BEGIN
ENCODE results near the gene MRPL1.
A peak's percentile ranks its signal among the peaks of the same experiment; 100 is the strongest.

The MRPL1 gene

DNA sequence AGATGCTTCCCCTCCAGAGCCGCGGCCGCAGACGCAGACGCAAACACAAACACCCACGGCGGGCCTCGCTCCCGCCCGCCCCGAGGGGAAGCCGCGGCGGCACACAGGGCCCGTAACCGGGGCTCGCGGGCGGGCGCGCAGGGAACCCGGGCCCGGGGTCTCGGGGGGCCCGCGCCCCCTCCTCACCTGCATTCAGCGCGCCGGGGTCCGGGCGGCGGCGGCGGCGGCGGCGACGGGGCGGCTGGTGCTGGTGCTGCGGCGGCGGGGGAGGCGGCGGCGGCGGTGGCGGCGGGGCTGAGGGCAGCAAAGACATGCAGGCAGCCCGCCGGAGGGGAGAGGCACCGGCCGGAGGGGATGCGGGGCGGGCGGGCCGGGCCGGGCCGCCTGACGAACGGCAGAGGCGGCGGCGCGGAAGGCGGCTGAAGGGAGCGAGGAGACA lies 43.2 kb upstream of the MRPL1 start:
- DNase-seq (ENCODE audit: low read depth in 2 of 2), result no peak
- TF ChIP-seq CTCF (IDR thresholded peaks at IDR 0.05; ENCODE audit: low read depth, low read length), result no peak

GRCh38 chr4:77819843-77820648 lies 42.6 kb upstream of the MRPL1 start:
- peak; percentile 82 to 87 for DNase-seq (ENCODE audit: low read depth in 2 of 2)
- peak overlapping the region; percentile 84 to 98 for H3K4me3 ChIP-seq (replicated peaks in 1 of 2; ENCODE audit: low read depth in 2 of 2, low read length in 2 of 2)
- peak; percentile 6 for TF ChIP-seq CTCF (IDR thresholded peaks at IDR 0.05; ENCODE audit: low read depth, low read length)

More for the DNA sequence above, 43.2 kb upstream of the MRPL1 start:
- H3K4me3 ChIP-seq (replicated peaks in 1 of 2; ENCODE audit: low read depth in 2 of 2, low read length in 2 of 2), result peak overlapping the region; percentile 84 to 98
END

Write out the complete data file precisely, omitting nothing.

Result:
ENCODE results near the gene MRPL1.
A peak's percentile ranks its signal among the peaks of the same experiment; 100 is the strongest.

The MRPL1 gene

DNA sequence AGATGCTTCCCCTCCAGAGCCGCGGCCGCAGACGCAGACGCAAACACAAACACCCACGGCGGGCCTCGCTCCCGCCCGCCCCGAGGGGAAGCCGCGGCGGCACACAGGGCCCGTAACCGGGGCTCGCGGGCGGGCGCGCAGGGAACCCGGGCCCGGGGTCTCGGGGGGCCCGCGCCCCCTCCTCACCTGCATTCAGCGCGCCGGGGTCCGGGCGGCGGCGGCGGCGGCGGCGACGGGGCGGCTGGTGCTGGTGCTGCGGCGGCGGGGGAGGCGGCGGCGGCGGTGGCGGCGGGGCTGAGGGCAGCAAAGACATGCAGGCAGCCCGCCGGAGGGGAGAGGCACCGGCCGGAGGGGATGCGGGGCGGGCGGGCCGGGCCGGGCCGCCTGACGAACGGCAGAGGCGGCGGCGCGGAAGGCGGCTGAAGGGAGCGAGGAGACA lies 43.2 kb upstream of the MRPL1 start:
- DNase-seq (ENCODE audit: low read depth in 2 of 2), result no peak
- TF ChIP-seq CTCF (IDR thresholded peaks at IDR 0.05; ENCODE audit: low read depth, low read length), result no peak

GRCh38 chr4:77819843-77820648 lies 42.6 kb upstream of the MRPL1 start:
- peak; percentile 82 to 87 for DNase-seq (ENCODE audit: low read depth in 2 of 2)
- peak overlapping the region; percentile 84 to 98 for H3K4me3 ChIP-seq (replicated peaks in 1 of 2; ENCODE audit: low read depth in 2 of 2, low read length in 2 of 2)
- peak; percentile 6 for TF ChIP-seq CTCF (IDR thresholded peaks at IDR 0.05; ENCODE audit: low read depth, low read length)

More for the DNA sequence above, 43.2 kb upstream of the MRPL1 start:
- H3K4me3 ChIP-seq (replicated peaks in 1 of 2; ENCODE audit: low read depth in 2 of 2, low read length in 2 of 2), result peak overlapping the region; percentile 84 to 98